What's the trick for dealing with this transformation? Standards. More precisely, a set of modern identity management protocols aligned with fresh Web-based development methods and a dash of seniority from a de facto standard many enterprises use today for single sign-on.
You need all of these pieces for scalable user management, a cornerstone of compliance mandates. Let's dig a bit into each standard's role:
System for Cross-Domain Identity Management: Without creating user identities, you can't manage application access. However, enterprises have struggled with fragile proprietary provisioning systems that break with application or operating system changes. Where early efforts around the Service Provisioning Markup Language failed because of complexity, SCIM offers a simple set of commands to create, read, update and delete.
SCIM is a developer-friendly standard that leverages REST and JSON, replacing costly proprietary or manual provisioning methods. SCIM 1.0 is already in use by service providers and available in identity and access management products. The IETF standards body has nearly completed the definition for the 2.0 version of the SCIM protocol.
Security Assertion Markup Language: Created more than a decade ago, SAML is the most widely deployed identity standard in the enterprise. It is the de facto method for Web-browser-based authentication and single sign-on to enterprise software-as-a-service applications. IT also uses it to connect disparate applications, such as those introduced by a merger or acquisition. SAML should be your first choice for Web-based SSO because so many applications and identity systems support it. SAML also delivers SSO without relying on password credentials, which can be easily intercepted by attackers and used for unauthorized transactions and data security breaches. And SAML enables access at scale by eliminating password resets in the target application. The SAML assertion remains the gold standard for browser-based user authentication and SSO.
OAuth 2.0: What about native mobile applications, which frequently lack browser-based functionality? Enter OAuth 2.0, which is more of a framework than a protocol.
The OAuth 2.0 standard enables native mobile applications to access resources on behalf of the user. It's an API-friendly protocol that leverages REST and JSON, and it's built into many SaaS applications, including Facebook, Google and Yahoo; cloud infrastructure platforms like Windows Azure Active Directory; and modern IAM software, including that offered by my company, Ping Identity. OAuth is the enterprise "sure bet" for credential-based access to native mobile applications and has gained mindshare among developers and SaaS application vendors. The core standard for OAuth 2.0 is finalized and approved by the IETF.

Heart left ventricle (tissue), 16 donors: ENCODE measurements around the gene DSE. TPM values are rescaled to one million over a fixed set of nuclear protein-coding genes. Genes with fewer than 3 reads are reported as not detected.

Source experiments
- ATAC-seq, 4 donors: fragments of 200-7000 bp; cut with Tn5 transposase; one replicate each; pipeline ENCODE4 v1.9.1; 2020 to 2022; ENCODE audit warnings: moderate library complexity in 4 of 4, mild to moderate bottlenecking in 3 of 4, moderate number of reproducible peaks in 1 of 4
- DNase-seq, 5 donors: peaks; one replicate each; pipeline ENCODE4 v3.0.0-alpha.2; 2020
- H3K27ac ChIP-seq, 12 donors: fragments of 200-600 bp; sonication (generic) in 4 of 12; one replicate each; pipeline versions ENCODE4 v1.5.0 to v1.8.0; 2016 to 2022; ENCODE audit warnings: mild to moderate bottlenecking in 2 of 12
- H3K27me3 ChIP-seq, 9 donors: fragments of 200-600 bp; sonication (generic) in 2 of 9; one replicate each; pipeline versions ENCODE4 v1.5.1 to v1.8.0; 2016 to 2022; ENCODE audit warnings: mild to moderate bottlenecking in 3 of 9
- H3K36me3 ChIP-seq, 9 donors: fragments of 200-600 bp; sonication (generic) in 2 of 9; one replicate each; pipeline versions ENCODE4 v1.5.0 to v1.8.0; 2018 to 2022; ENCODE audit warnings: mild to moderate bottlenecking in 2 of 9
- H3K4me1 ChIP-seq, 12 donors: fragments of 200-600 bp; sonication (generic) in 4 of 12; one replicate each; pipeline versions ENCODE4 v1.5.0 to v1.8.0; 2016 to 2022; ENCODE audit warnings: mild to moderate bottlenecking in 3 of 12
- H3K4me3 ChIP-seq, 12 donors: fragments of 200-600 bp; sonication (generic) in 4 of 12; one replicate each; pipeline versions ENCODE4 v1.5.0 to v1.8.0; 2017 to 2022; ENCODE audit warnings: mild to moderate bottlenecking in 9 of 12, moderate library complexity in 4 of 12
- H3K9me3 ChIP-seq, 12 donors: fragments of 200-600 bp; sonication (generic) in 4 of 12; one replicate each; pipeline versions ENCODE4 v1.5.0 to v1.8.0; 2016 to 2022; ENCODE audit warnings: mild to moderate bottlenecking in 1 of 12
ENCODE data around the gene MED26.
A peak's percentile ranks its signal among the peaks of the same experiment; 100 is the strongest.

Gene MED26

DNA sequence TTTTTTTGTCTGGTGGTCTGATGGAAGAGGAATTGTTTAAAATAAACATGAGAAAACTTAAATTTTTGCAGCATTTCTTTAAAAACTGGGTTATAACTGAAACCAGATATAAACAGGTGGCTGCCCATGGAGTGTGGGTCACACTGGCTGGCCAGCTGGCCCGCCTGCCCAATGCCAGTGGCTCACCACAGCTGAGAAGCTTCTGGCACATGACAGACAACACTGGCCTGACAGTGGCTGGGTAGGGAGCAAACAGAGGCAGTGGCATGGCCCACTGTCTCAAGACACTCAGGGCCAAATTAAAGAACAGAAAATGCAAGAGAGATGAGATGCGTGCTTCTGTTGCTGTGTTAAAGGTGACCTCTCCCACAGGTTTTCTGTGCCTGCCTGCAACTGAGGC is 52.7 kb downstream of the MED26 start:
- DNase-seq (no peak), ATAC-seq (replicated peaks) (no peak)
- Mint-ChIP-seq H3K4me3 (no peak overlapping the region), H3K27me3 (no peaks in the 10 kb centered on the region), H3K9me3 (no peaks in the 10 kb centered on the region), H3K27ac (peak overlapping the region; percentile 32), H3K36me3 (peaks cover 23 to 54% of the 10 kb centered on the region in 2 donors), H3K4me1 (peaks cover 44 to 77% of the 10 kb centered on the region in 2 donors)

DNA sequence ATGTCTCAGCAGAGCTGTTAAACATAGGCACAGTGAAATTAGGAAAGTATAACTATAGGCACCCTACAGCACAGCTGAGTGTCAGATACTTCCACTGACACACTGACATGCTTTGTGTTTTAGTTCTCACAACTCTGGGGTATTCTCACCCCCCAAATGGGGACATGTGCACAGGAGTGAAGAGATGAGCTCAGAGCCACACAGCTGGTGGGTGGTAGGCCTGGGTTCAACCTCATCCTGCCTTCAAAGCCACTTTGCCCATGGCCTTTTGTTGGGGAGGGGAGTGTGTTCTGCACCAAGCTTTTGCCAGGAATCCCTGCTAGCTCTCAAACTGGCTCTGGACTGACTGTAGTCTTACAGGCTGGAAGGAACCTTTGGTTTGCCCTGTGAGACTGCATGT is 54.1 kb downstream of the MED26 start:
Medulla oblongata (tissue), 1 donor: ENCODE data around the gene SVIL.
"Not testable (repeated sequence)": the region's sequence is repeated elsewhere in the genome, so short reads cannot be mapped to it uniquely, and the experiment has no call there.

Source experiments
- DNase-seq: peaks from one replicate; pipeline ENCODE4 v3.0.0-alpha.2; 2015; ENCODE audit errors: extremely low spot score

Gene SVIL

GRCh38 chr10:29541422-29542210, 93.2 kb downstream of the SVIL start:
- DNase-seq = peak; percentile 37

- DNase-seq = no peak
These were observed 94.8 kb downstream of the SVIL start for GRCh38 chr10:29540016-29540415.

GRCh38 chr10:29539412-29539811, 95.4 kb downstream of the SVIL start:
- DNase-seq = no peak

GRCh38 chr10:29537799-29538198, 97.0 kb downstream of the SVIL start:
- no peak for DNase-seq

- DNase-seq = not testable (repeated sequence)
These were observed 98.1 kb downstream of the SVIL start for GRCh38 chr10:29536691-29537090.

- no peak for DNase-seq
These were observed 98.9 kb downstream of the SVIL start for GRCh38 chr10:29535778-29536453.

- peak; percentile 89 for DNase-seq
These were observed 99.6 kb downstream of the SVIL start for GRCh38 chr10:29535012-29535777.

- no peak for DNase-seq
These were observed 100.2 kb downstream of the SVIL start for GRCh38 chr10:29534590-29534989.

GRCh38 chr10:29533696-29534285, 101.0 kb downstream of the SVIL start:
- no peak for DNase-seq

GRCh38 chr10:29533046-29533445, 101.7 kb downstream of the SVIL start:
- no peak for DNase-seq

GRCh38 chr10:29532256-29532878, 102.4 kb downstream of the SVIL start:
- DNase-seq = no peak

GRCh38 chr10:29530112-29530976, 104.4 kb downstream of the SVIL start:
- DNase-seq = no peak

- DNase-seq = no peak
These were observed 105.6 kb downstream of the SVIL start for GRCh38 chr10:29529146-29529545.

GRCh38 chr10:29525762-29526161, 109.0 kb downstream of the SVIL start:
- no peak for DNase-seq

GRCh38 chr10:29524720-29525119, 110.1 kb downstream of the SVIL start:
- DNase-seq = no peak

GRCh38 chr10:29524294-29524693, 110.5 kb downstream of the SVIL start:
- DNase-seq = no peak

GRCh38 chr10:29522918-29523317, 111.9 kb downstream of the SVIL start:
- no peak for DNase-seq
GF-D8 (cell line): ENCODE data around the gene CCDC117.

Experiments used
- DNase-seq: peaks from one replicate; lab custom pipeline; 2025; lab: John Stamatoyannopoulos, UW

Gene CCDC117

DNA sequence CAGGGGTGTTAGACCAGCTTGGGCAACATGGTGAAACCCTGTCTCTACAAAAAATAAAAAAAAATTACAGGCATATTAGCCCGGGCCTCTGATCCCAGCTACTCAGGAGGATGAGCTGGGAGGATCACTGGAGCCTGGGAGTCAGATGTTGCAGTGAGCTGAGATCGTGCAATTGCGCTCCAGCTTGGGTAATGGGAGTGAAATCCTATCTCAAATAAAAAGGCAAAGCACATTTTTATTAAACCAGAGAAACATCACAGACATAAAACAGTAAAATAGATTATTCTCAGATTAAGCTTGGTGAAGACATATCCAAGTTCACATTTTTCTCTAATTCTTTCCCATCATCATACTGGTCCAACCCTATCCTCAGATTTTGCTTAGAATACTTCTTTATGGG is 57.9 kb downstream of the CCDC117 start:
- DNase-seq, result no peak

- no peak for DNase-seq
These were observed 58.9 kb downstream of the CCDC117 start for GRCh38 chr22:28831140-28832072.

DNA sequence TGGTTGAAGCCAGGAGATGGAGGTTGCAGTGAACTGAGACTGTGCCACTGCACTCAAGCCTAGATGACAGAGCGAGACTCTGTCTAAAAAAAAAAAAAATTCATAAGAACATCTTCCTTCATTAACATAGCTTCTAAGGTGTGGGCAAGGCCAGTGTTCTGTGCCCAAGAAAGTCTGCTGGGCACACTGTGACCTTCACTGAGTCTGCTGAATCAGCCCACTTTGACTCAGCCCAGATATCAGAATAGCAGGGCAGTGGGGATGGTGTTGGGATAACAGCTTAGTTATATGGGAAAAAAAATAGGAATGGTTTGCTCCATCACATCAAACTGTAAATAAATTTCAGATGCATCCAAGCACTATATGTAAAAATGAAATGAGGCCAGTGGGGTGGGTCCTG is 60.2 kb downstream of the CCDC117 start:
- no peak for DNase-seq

While OAuth is the de facto credential standard for nonbrowser applications, it lacks a framework for the scalable registration of these applications -- a necessary task if apps are to be granted access to enterprise resources. Also, OAuth requires a broader identity management framework to provide user SSO to many applications.
OpenID Connect can help meet those OAuth challenges. It's built on top of the OAuth framework to provide "identity at scale" by delivering an automated registration process for applications and a discovery process for authentication systems. And given its OAuth roots, OpenID Connect streamlines into the OAuth authentication flow in a way other protocols cannot.
The definition of the standard is substantially complete and is in final review status at the OpenID Foundation, with final approval expected early next year. Adoption is already underway: Google last week told partners it is phasing out OpenID 2.0 and OAuth 1.0 in favor of OpenID Connect. The move will require websites that accept Google IDs for logins to upgrade to the specification. Salesforce.com and Microsoft are among others that support OpenID Connect, and IAM software vendors are also touting support. Acceptance of the protocol is also pushing it onto the infrastructure radar of mobile operators, government-backed identity initiatives in the U.S. and Europe, and enterprise hybrid-cloud deployments. CIOs should pay attention.
Specs On The Move
Acceptance of this group of protocols has raced well beyond the lab and beta test environments. The groundwork is done, and examples of production use are everywhere. Service provider and enterprise security architects realize that identity -- every employee, every device and every application -- is vital in a connected world. The only way to scale access and security across that connected world is through standards, especially as cloud, mobile and social transform how we do business.